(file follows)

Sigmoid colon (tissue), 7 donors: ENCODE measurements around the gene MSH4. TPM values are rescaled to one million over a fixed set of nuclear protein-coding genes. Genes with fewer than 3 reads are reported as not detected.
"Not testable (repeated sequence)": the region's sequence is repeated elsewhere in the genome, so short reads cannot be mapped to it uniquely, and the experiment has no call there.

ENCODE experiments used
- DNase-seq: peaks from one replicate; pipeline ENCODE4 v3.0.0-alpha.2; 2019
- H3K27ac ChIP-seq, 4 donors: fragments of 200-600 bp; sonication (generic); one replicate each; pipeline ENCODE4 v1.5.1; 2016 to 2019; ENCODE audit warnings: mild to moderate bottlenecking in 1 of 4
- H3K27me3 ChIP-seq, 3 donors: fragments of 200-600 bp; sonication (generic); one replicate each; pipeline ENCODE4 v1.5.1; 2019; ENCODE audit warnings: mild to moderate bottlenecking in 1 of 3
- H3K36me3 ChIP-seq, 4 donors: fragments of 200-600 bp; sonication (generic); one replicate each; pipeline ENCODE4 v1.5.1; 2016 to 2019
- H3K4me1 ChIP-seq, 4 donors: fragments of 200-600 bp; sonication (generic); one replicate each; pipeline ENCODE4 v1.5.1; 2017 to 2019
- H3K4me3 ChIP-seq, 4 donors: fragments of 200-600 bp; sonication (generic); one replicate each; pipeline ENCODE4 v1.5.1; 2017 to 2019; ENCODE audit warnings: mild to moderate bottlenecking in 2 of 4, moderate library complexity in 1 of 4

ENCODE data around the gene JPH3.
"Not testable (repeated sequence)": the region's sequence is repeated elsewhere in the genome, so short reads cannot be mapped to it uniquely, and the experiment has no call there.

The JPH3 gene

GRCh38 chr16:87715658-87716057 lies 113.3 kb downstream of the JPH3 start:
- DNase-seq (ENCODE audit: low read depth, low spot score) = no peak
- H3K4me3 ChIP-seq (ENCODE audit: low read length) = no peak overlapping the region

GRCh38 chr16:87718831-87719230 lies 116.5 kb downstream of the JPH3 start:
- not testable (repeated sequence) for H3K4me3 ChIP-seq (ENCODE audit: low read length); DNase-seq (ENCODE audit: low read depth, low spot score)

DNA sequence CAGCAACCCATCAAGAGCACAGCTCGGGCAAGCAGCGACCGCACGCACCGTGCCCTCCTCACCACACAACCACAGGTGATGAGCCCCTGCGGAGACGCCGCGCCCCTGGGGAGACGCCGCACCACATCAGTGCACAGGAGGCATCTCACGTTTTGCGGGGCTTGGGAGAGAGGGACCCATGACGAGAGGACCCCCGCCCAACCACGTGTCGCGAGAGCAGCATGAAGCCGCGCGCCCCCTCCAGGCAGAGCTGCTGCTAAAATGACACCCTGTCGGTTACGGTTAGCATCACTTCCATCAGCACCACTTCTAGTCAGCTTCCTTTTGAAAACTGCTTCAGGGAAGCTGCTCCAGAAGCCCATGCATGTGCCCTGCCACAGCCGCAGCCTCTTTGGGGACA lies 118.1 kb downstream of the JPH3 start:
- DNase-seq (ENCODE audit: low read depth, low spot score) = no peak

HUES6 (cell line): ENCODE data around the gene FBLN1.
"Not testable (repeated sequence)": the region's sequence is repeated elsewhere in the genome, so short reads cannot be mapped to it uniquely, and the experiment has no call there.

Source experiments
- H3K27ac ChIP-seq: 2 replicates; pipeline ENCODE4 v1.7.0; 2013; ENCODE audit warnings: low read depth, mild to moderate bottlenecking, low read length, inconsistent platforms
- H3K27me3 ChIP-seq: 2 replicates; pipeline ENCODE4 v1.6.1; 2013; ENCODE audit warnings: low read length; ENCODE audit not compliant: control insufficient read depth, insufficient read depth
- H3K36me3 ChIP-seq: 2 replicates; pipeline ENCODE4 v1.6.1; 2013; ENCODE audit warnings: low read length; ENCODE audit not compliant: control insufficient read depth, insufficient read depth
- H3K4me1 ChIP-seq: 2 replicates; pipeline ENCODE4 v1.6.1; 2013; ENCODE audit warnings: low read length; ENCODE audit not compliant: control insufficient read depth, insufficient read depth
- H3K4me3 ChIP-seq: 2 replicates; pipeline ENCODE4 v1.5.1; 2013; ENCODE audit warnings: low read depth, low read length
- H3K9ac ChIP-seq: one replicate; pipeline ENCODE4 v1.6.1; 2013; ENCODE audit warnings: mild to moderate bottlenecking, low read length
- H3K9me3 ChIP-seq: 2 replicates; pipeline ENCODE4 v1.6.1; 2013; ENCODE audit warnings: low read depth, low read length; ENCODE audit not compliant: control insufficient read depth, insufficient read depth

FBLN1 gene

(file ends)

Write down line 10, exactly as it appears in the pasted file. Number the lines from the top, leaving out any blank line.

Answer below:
ENCODE data around the gene JPH3.